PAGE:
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Alana33
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November 23, 2014 12:13 am  

Tibbar Energy wants 60 percent of the groundwater available on St. Croix for 'renewable power' project

BY JOY BLACKBURN (DAILY NEWS STAFF)
Published: November 21, 2014
ST. CROIX - A company's plan to take a significant portion of St. Croix's available groundwater, tapping into it using 22 wells to be drilled in different spots around the island, has sparked some public debate.

Tibbar Energy - a company that plans to grow Giant King Grass and other varieties of grass around the island, harvest it, truck it to a planned biogas facility near the airport and convert it to energy to sell to WAPA - has applied for a groundwater appropriation of approximately 520,000 gallons per day, amounting to 60 percent of the estimated available groundwater on the island.

Available groundwater is figured by subtracting all of the withdrawals from all the wells in an area from the estimated recharge. Recharge occurs when surface water sinks into the ground and reaches aquifers to become groundwater.

Tibbar plans to use the groundwater appropriation it is requesting to irrigate "an energy crop grown for renewable power feedstock," the application says. The company plans to grow the grasses on more than 1,500 acres located around the island. The plan is for the grass to be anaerobically digested to produce biogas to generate electricity.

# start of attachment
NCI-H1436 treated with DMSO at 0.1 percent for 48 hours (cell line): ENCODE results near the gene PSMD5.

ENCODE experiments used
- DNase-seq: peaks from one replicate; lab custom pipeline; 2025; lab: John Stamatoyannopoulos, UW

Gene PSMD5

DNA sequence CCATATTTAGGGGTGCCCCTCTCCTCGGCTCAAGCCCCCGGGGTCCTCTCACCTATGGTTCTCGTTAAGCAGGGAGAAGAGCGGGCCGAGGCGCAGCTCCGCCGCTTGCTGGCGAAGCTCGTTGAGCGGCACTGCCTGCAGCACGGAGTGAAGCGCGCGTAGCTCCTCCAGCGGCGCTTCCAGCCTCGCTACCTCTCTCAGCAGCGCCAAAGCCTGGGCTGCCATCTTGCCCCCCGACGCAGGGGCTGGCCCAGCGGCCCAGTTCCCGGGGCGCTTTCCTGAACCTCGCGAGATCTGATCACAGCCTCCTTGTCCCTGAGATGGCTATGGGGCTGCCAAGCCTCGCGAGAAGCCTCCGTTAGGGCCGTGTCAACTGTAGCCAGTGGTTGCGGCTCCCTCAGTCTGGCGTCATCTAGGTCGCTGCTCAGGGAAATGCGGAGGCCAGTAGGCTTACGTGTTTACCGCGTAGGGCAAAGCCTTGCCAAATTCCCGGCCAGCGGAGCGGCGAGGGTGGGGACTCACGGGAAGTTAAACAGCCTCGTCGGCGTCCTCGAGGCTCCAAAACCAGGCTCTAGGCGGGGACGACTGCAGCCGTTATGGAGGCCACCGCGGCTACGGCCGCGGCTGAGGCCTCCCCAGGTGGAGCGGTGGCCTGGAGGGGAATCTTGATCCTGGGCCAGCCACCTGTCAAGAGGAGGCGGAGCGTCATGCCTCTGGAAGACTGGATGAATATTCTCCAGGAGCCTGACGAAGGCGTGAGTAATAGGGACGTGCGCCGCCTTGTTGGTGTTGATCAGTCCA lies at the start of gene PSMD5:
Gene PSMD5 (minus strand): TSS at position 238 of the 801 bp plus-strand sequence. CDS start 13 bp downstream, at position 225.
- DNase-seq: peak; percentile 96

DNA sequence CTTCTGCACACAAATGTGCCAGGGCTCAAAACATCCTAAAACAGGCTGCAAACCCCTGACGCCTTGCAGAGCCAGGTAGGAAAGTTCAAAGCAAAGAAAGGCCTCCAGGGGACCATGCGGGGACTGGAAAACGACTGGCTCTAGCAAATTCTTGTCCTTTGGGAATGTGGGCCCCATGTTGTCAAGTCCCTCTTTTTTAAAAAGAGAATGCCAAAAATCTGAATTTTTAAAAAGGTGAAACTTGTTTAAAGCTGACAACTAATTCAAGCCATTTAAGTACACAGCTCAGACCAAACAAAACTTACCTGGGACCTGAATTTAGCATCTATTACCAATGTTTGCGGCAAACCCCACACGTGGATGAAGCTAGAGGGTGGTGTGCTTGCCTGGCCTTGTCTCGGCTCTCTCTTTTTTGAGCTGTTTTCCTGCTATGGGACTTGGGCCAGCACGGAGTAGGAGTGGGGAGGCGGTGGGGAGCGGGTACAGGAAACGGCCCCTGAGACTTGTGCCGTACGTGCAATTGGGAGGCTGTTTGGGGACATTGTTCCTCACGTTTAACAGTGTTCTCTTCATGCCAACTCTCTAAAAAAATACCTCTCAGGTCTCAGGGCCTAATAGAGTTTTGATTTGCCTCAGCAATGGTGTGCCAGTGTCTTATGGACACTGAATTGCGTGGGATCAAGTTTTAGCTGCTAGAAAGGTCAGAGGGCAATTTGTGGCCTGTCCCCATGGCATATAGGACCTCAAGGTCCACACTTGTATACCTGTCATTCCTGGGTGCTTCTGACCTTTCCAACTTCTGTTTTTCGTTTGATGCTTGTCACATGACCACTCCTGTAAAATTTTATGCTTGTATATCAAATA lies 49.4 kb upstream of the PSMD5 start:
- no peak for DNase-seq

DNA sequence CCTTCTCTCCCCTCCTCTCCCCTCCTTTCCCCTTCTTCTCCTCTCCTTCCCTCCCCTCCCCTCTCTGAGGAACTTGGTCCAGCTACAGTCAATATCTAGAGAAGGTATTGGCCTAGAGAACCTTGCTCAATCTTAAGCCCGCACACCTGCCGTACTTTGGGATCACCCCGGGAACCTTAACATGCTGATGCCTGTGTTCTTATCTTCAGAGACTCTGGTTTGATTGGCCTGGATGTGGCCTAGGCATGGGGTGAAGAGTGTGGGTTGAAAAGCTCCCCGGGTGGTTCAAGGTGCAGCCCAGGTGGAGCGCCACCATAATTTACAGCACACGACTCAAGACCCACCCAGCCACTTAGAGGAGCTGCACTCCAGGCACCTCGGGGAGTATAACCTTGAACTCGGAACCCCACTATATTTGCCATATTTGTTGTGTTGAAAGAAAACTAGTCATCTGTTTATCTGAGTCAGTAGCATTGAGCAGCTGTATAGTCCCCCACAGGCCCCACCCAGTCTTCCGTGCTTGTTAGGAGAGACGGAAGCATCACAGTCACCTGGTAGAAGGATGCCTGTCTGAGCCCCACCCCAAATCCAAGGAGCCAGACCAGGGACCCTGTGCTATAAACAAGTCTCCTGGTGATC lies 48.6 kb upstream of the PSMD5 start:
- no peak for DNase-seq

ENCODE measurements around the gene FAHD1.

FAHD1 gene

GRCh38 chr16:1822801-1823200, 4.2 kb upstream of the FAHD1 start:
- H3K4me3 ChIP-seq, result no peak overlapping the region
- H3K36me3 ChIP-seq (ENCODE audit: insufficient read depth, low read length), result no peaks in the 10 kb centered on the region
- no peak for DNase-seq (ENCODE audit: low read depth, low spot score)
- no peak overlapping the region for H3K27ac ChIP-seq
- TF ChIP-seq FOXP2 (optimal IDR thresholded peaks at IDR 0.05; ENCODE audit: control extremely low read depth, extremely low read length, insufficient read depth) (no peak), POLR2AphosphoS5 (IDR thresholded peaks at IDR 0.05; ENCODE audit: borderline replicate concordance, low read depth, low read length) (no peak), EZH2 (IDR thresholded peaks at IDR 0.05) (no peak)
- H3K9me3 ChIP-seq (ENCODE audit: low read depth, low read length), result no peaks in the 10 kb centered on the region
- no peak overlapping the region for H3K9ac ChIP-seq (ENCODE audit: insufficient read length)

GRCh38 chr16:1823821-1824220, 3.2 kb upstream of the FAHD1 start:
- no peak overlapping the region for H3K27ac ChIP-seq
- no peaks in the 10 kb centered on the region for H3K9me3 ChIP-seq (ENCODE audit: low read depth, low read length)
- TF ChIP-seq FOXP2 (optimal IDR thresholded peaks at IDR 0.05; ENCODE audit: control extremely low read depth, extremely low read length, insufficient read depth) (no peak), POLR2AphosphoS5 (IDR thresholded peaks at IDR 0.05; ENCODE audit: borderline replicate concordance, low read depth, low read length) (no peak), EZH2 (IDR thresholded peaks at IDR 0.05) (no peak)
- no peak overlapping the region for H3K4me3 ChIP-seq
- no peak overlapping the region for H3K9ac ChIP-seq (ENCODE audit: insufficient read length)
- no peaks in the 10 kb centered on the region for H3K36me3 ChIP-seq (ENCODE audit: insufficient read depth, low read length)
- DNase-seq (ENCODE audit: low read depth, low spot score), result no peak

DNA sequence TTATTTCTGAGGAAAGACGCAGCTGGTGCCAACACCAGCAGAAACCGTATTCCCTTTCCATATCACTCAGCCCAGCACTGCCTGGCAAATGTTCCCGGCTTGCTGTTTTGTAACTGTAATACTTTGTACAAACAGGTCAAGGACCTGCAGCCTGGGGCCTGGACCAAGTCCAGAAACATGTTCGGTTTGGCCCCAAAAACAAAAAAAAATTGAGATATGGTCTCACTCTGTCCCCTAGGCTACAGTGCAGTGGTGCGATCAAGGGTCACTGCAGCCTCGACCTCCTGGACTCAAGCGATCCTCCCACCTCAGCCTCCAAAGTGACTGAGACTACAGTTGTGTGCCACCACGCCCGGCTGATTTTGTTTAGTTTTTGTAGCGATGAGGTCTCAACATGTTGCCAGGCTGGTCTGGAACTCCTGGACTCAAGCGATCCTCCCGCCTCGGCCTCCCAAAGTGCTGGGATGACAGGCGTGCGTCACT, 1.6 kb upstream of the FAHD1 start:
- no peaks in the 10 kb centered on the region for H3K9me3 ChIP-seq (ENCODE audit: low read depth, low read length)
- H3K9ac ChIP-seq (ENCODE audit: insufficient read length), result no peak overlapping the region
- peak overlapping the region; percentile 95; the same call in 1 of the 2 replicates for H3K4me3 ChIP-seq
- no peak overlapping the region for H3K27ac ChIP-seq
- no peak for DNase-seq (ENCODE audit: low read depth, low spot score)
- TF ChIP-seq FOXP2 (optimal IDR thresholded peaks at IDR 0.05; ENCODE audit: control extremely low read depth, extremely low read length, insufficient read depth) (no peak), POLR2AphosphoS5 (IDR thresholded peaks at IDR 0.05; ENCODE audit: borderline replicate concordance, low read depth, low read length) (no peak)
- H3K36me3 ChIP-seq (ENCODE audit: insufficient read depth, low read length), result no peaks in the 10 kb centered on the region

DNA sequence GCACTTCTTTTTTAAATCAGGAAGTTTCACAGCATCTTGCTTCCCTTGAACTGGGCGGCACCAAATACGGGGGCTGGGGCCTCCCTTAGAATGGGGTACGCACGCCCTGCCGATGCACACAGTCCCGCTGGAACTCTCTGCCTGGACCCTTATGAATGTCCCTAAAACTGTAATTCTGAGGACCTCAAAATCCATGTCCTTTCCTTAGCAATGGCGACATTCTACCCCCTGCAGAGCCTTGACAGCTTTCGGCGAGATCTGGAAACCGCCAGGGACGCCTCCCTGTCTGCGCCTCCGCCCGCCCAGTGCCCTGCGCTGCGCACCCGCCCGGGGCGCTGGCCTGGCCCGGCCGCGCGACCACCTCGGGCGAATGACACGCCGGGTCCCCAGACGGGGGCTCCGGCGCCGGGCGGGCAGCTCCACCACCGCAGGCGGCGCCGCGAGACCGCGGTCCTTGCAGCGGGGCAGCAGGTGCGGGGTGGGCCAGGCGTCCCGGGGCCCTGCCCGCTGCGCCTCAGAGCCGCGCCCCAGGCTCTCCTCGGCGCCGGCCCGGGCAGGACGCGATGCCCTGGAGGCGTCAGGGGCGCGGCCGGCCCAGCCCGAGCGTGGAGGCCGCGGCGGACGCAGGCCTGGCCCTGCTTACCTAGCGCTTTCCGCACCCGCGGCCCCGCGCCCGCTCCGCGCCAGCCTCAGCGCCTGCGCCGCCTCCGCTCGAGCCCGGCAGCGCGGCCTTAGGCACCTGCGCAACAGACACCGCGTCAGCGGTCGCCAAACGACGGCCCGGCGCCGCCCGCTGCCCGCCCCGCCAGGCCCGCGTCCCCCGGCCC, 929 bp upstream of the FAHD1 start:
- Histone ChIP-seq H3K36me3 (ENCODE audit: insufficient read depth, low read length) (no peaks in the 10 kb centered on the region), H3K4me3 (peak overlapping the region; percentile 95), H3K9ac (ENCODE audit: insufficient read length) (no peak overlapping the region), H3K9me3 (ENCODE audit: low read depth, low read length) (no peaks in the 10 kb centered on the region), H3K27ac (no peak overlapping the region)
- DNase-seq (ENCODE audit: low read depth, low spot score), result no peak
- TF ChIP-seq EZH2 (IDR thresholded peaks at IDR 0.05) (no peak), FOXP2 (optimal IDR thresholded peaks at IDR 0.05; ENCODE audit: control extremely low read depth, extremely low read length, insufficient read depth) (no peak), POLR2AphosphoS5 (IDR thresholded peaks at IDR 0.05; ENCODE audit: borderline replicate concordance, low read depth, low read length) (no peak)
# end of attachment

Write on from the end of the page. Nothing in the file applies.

According to Tibbar, the power it plans to generate and sell to WAPA would deliver savings of 4 to 5 percent for WAPA consumers over liquid petroleum gas.

Public hearing

Tibbar's groundwater application is pending at the Department of Planning and Natural Resources, and those who would like to provide input during the public comment period can do so until Wednesday. The Tibbar groundwater application is available for review and comment at DPNR's offices in Mars Hill.

A public hearing earlier this month generated significant discussion, comments and questions, according to those who were there.

The background of one of the Tibbar's consultants - a guilty plea to an environmental crime under the federal Racketeering Influenced and Corrupt Organizations Act almost 15 years ago - also has raised questions in the community.

Tibbar president and chief executive officer Tania Tomyn said the hearing Nov. 13 had been "quite interactive."

"It taught me I need to do a little more outreach," Tomyn said.

St. Croix resident Judith Carroll, a self-described "foodie" who has been a farmer in the past, said she has some concerns about the amount of groundwater the company wants to use and the potential impact of removing that water.

"My concern is that it's a lot of water," Carroll said. "We now know that taking water out of the ground can be detrimental to the earth. Half a million gallons a day is a lot of water to exhume from the earth."

Groundwater science

Paul Chakroff, who Tibbar hired as a private environmental consultant, spoke in support of the project at the hearing.